IT WAS a shocking disclosure that made headlines around the world. An American intelligence professional revealed the existence of a secret American bureau, which obtained, decoded and read the private messages of nearly 20 foreign governments. He disclosed methods of surveillance and subterfuge, describing a clandestine world of pilfered telegrams, forged wax seals and invisible inks. Laws had been broken and the privacy of many intruded upon. Telecommunications companies had co-operated secretly with the government. America’s past and future enemies learned how their encrypted messages had been read. When in 1931 Herbert Yardley spilled the secrets of America’s eavesdropping programme, he may well have endangered national security. But, unlike Edward Snowden, he was no mid-level whistleblower shocked at the excesses of a lawless surveillance state.
Negotiations are difficult by nature. Managing negotiations between 195 countries in order to arrive at a legally binding agreement, on the other hand, is nearly impossible. This was the problem that United Nations officials faced over two weeks at this month’s climate-change summit in Paris. To solve it, they brought in a unique management strategy. The trick to getting through an over-complicated negotiation comes from the Zulu and Xhosa people of southern Africa. It’s called an “indaba” (pronounced IN-DAR-BAH), and is used to simplify discussions between many parties.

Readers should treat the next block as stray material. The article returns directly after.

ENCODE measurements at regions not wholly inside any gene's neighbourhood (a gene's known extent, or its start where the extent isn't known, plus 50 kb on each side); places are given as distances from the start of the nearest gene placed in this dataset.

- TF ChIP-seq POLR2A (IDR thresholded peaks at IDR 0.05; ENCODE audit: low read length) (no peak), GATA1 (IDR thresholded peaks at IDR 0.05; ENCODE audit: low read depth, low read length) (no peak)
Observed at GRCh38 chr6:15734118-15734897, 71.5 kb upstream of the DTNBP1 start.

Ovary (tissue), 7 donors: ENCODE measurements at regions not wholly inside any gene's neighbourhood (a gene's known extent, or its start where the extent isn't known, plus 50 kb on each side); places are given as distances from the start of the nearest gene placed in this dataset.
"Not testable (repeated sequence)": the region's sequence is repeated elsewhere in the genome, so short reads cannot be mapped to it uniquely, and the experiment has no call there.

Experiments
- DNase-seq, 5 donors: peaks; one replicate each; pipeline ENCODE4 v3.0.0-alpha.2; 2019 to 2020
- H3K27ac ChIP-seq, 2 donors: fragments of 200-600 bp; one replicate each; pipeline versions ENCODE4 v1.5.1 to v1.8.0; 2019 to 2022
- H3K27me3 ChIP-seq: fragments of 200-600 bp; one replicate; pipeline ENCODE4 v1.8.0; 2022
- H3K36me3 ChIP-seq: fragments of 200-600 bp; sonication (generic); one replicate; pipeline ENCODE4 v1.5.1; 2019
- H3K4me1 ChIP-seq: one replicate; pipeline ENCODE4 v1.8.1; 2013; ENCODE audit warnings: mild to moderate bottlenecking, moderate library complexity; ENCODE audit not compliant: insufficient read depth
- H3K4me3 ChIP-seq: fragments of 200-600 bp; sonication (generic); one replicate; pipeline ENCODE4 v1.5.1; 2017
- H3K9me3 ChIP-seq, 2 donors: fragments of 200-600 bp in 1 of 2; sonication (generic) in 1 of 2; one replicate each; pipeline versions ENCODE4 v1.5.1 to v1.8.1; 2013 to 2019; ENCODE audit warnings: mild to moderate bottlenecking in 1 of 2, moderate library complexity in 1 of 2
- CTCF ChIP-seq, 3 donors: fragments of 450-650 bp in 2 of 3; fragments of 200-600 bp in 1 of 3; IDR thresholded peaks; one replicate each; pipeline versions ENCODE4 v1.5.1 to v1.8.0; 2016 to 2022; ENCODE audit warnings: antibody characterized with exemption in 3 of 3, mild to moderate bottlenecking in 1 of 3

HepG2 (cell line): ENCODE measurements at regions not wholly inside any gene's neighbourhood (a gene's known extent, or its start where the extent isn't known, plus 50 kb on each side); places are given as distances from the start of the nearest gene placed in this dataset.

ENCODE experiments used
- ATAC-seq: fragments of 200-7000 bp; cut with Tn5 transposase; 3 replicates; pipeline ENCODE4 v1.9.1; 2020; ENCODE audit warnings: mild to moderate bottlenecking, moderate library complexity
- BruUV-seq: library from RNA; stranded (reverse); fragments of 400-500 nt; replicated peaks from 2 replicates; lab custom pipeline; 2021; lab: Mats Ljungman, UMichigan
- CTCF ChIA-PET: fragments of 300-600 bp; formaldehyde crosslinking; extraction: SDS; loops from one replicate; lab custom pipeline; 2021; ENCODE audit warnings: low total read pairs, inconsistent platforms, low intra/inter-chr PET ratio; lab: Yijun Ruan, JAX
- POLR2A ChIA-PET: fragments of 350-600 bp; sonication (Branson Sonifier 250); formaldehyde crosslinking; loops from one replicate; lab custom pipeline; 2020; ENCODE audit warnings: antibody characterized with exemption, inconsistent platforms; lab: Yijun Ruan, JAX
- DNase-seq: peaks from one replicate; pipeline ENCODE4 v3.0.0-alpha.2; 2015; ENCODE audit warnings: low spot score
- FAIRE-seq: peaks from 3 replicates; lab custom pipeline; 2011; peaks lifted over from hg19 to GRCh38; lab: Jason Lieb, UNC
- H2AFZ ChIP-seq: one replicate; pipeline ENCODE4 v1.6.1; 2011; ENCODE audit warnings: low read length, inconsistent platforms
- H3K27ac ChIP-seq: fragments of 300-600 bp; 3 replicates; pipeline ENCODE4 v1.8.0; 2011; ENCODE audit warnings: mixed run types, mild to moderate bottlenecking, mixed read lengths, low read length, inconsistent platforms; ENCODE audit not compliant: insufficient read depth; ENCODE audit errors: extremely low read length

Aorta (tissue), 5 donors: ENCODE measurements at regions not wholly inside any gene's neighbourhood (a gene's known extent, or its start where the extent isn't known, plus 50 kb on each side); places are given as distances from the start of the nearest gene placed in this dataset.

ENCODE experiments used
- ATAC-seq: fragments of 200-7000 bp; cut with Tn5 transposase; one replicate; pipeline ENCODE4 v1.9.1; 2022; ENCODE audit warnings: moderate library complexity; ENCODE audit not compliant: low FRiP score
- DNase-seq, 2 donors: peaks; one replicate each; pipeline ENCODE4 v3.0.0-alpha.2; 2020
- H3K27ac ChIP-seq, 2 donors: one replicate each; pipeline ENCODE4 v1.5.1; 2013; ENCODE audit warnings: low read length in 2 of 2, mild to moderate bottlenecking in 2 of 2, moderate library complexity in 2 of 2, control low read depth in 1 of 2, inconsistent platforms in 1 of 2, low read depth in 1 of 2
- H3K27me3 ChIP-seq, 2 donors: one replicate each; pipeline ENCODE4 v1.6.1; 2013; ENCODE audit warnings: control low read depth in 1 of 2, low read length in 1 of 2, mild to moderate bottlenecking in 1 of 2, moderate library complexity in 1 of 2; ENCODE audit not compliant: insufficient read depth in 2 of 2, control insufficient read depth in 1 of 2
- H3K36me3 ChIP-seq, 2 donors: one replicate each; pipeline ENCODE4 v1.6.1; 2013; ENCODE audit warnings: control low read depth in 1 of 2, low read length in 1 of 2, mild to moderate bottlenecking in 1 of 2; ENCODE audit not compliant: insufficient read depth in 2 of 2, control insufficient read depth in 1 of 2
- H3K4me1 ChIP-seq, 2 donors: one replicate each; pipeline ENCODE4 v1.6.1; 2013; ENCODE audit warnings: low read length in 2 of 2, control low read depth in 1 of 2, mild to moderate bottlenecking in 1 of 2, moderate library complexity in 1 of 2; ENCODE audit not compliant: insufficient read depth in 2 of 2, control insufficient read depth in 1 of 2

ANKS failed, unemployment soared, house prices slumped and American politics was transformed by the emergence of the Tea Party. Given the drama created by the 2007/08 financial crisis, one might have expected it to play a bigger role in popular culture. But Hollywood directors and commercial novelists have all struggled with the world of finance. Financiers are not easy heroes, though they make great villains. Gordon Gekko (as played by Michael Douglas) was the most charismatic character in “Wall Street” in 1987. More recently, “The Wolf of Wall Street” (2013), may have tried to demonstrate the utter cynicism of share pushers, but the film revels in the hedonism of Leonardo DiCaprio and his sidekicks. More often, financiers and businessmen are shadowy off-screen presences, manipulating politicians and the environment for short-term gain.
Source: Short and sweet | The Economist
Imagine you are some deity about to create a new universe from scratch, including all of its stars and planets, mountains and oceans, plants and animals. You’ll probably start with a handful of subatomic particles, a sprinkling of energy, and give it all a good mix together. If, as is more likely, you are a […]